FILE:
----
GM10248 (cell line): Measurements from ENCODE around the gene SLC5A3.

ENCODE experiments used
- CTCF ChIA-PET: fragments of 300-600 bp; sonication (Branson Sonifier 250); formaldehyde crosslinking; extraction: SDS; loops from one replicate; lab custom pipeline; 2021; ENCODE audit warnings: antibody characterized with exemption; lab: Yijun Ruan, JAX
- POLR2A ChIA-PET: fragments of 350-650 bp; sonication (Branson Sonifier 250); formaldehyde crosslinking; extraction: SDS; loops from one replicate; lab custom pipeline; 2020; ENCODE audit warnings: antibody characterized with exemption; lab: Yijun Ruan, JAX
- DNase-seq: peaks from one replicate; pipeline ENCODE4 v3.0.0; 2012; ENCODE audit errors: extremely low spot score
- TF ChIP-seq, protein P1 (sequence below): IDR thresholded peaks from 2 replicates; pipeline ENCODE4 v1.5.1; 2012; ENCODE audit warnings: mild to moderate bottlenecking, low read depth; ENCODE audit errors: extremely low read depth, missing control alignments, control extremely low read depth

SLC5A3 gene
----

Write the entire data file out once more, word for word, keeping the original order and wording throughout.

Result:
GM10248 (cell line): Measurements from ENCODE around the gene SLC5A3.

ENCODE experiments used
- CTCF ChIA-PET: fragments of 300-600 bp; sonication (Branson Sonifier 250); formaldehyde crosslinking; extraction: SDS; loops from one replicate; lab custom pipeline; 2021; ENCODE audit warnings: antibody characterized with exemption; lab: Yijun Ruan, JAX
- POLR2A ChIA-PET: fragments of 350-650 bp; sonication (Branson Sonifier 250); formaldehyde crosslinking; extraction: SDS; loops from one replicate; lab custom pipeline; 2020; ENCODE audit warnings: antibody characterized with exemption; lab: Yijun Ruan, JAX
- DNase-seq: peaks from one replicate; pipeline ENCODE4 v3.0.0; 2012; ENCODE audit errors: extremely low spot score
- TF ChIP-seq, protein P1 (sequence below): IDR thresholded peaks from 2 replicates; pipeline ENCODE4 v1.5.1; 2012; ENCODE audit warnings: mild to moderate bottlenecking, low read depth; ENCODE audit errors: extremely low read depth, missing control alignments, control extremely low read depth

SLC5A3 gene